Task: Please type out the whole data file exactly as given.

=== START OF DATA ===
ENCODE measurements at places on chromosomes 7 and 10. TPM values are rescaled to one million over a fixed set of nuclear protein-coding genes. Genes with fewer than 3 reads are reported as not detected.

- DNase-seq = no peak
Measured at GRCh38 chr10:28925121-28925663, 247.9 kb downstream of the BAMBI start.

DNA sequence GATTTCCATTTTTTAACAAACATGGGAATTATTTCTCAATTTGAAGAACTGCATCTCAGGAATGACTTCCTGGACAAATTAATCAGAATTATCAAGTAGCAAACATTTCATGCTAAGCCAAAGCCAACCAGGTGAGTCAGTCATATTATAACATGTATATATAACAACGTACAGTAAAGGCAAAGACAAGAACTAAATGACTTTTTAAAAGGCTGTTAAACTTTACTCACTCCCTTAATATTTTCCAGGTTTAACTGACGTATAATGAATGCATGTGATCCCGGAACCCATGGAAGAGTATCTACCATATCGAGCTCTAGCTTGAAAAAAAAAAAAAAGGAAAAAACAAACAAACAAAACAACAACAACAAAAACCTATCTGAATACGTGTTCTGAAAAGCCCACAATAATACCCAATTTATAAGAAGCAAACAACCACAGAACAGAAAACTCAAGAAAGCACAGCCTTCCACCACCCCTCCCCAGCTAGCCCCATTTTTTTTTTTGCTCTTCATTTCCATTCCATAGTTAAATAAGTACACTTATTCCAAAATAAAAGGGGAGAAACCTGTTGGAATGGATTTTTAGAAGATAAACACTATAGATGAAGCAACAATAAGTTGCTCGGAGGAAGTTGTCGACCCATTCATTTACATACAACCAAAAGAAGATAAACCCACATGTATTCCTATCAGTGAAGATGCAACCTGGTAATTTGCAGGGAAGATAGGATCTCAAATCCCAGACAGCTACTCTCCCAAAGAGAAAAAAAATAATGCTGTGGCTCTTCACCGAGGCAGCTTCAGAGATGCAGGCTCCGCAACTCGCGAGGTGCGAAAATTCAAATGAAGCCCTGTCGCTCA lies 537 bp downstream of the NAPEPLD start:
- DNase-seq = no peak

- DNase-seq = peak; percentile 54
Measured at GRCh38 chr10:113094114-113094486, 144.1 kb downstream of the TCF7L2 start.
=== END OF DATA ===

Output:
ENCODE measurements at places on chromosomes 7 and 10. TPM values are rescaled to one million over a fixed set of nuclear protein-coding genes. Genes with fewer than 3 reads are reported as not detected.

- DNase-seq = no peak
Measured at GRCh38 chr10:28925121-28925663, 247.9 kb downstream of the BAMBI start.

DNA sequence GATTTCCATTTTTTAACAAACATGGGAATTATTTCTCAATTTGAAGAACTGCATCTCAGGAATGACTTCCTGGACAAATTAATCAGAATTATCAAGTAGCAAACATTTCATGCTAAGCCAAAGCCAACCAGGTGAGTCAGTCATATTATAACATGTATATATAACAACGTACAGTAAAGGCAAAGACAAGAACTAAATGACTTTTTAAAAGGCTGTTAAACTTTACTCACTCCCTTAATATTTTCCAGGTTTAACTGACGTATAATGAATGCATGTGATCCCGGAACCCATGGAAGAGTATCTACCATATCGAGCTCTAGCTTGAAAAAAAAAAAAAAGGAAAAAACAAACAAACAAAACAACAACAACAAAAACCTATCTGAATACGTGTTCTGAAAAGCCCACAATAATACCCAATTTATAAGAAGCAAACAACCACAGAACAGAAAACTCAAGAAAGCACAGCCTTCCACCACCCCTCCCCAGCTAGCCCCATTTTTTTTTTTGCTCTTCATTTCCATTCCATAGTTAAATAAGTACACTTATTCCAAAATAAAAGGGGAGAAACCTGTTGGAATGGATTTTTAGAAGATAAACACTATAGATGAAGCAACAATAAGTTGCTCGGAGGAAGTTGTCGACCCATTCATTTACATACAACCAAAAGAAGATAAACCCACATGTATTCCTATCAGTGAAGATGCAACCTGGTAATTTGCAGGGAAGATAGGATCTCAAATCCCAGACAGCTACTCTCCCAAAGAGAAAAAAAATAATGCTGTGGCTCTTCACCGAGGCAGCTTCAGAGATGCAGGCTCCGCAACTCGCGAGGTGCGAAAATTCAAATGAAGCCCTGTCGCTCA lies 537 bp downstream of the NAPEPLD start:
- DNase-seq = no peak

- DNase-seq = peak; percentile 54
Measured at GRCh38 chr10:113094114-113094486, 144.1 kb downstream of the TCF7L2 start.